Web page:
J's Indie/Rock Mayhem

Playlists, podcasts and music from WQFS Greensboro's J's Indie/Rock Mayhem

Friday, January 18, 2008

Notes From Underground - #29

It's been awhile, so time for another Randomocity. Things are a bit different this time - my mp3 player is being a petulant child and giving me various troubles. While I am in the process of trying to fix that, I've decided to let my hard drive do the walking this week. It actually vastly increases the amount of music that gets picked from, but unfortunately eliminates the numbers at the beginning of each song since that's from my mp3 player. We'll make do, I'm sure.

A reminder - Click on the 'Play It' link at the end of each commentary and you can listen along with me. Sort of.

Here are the rules: 1) can't spend any more time typing than the track is long; 2) have to type based on my own knowledge - no consulting the internets for confirmation, so if I put my foot in my mouth, so be it; 3) no skipping tracks - even if artists/albums repeat, no skipping.

Let's go.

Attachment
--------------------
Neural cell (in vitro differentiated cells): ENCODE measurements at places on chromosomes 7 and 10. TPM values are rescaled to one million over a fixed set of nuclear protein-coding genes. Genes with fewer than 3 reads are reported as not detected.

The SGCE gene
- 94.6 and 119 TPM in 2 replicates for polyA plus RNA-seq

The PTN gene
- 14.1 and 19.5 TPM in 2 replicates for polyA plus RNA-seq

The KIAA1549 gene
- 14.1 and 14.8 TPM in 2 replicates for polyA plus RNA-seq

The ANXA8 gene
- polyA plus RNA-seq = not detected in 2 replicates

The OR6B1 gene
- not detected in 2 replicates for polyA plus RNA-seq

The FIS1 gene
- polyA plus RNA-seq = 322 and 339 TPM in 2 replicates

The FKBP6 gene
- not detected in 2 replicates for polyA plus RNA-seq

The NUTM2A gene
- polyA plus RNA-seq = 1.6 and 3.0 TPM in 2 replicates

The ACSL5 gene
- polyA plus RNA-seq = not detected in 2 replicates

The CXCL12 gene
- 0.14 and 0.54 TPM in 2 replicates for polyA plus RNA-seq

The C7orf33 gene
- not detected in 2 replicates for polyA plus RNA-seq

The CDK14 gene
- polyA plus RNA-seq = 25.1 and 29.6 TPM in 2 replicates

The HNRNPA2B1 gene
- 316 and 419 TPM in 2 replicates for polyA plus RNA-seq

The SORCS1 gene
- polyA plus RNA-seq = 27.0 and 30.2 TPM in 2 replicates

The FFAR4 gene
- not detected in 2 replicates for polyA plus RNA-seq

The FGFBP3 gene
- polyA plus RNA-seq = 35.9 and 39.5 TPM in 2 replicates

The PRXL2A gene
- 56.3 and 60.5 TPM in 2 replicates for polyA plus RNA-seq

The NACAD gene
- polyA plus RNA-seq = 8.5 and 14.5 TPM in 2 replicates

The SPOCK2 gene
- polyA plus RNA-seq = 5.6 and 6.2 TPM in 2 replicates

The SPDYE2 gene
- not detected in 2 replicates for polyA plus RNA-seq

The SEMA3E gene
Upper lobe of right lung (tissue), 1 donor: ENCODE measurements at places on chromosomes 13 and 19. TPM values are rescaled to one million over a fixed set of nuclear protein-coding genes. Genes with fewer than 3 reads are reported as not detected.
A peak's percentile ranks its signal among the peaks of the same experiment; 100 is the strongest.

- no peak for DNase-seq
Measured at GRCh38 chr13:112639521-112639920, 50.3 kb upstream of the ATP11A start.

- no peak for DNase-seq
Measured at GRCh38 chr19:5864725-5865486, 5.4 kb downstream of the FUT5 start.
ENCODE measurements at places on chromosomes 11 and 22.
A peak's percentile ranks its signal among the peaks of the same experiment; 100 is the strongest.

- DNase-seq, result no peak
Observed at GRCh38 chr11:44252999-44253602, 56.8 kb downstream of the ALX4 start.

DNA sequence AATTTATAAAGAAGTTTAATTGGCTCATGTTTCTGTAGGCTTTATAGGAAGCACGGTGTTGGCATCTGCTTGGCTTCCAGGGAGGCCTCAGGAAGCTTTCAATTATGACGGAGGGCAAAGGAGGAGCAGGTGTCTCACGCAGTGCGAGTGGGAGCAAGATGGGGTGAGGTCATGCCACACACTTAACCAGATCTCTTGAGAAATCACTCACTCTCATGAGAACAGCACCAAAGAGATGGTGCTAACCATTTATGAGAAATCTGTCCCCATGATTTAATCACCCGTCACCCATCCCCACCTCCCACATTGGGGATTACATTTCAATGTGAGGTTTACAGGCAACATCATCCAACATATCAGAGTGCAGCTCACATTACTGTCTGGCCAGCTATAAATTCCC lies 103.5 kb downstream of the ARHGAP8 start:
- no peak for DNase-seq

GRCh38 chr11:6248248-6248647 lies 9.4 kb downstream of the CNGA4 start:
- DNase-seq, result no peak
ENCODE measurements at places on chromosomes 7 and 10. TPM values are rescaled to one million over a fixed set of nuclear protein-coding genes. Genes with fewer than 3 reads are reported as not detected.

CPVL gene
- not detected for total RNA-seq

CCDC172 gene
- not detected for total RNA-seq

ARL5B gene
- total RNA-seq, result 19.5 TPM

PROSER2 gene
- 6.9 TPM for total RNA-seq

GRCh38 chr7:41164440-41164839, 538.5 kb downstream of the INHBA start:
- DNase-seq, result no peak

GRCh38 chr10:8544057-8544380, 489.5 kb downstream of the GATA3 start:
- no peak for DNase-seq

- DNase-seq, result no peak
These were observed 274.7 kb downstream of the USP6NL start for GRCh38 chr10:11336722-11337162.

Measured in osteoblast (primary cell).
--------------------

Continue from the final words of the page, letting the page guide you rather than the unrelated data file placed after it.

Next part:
The New Pornographers - "Challengers" : Ah, the title track from their latest. While the album failed to make it onto my Top 25 Albums of 2007 list (unlike its predecessor which had come in at # 2), it's still a pretty sharp collection of songs. I'm hoping that the next album is a rebound. Or that the (assumedly forthcoming) A.C. Newman sophomore solo release is better. I love Newman, but admittedly my favorite Porno is Dan Bejar and I just felt his songs on this album were a bit lackluster - "Myriad Harbour" was nice, but "Jackie Dressed in Cobras" it was not. Maybe he's saving everything really good for Destroyer. Or something. - Play It!

President - "Light Magus" : This is something I've been meaning to play on my show since December. President is the missing third of the post-Q and Not U projects (the other two being Christopher Richards' Ris Paul Ric and John Davis' Georgie James) created by Harris Klahr. It's interesting - closer in feeling to Ris Paul Ric than Georgie James - this song is a funky, instrumental meditation. The album, Take Music, is almost more like a large collection of ideas and sketches, not really a full fledged album, but I like what I hear and it's no wonder that when these three guys worked together they were creating some of the best post-punk of the post-punk era. - Play It!